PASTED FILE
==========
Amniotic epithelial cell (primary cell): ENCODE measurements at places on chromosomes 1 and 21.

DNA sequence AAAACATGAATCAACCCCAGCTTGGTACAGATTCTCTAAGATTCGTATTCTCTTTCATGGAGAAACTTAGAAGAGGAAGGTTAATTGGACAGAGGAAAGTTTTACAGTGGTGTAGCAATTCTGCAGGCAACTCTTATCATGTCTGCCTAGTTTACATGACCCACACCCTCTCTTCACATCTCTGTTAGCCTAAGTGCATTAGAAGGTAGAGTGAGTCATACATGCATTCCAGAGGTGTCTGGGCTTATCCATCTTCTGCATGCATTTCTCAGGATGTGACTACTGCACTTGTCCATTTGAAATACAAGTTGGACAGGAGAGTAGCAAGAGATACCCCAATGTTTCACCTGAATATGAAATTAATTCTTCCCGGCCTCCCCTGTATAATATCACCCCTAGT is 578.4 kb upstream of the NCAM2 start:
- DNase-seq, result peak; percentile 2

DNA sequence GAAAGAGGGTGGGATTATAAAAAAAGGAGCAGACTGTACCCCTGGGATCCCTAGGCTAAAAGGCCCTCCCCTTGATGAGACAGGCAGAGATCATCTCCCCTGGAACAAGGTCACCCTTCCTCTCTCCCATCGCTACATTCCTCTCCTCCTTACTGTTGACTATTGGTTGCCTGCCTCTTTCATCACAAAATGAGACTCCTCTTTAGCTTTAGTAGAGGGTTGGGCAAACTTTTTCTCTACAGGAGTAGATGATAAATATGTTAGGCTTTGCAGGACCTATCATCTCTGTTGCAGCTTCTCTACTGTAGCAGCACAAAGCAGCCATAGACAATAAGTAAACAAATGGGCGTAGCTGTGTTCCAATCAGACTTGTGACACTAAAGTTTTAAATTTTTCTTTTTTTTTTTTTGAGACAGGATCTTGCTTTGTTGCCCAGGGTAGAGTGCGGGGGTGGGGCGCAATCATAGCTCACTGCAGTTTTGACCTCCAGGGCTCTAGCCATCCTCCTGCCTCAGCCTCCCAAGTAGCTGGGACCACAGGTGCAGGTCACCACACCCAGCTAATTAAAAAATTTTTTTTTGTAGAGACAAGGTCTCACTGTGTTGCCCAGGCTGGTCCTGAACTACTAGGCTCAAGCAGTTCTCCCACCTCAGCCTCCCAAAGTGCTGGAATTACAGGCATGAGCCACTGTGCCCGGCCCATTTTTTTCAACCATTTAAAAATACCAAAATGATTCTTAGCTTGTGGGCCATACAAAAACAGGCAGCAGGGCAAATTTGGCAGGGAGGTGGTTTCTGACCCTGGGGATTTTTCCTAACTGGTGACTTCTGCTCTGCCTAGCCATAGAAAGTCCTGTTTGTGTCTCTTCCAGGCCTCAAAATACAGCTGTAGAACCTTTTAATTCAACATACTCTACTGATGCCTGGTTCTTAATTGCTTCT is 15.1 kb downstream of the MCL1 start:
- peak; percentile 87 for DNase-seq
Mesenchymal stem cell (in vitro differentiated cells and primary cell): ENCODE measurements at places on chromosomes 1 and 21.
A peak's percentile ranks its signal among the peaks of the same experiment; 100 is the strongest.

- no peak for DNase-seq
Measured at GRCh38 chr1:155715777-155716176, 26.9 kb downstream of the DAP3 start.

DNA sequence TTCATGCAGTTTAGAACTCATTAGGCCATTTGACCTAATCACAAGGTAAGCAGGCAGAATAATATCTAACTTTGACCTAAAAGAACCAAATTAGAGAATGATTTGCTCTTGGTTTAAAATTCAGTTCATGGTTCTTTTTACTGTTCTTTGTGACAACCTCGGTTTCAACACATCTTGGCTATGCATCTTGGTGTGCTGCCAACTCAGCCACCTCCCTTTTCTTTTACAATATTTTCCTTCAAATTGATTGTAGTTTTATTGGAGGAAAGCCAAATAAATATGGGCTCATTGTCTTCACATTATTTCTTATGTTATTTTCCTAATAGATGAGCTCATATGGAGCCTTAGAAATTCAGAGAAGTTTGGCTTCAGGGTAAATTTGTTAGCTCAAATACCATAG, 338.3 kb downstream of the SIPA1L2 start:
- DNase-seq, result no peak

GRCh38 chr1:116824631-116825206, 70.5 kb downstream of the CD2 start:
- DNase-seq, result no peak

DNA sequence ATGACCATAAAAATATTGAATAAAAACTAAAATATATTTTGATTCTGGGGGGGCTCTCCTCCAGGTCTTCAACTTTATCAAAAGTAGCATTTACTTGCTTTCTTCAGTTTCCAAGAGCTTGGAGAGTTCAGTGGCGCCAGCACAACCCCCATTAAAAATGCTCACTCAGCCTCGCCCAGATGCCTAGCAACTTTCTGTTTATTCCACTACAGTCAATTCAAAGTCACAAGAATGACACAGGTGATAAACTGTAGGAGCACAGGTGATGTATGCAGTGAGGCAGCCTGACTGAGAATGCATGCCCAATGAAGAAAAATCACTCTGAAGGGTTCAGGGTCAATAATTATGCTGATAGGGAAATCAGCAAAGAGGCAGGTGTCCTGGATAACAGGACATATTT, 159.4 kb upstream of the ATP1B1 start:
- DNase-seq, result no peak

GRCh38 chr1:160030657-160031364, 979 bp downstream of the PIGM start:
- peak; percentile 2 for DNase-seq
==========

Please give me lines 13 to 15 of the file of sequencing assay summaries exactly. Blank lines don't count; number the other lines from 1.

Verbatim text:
- DNase-seq, result no peak

DNA sequence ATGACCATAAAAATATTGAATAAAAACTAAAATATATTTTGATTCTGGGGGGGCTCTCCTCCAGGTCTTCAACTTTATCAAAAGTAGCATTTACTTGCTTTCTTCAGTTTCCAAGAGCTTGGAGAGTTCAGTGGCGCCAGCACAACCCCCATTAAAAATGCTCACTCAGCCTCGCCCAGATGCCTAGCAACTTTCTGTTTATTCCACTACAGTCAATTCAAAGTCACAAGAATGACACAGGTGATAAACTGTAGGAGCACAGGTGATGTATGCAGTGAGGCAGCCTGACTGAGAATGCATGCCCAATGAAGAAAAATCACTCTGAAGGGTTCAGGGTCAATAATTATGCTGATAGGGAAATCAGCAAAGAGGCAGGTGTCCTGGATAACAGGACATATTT, 159.4 kb upstream of the ATP1B1 start:
- DNase-seq, result no peak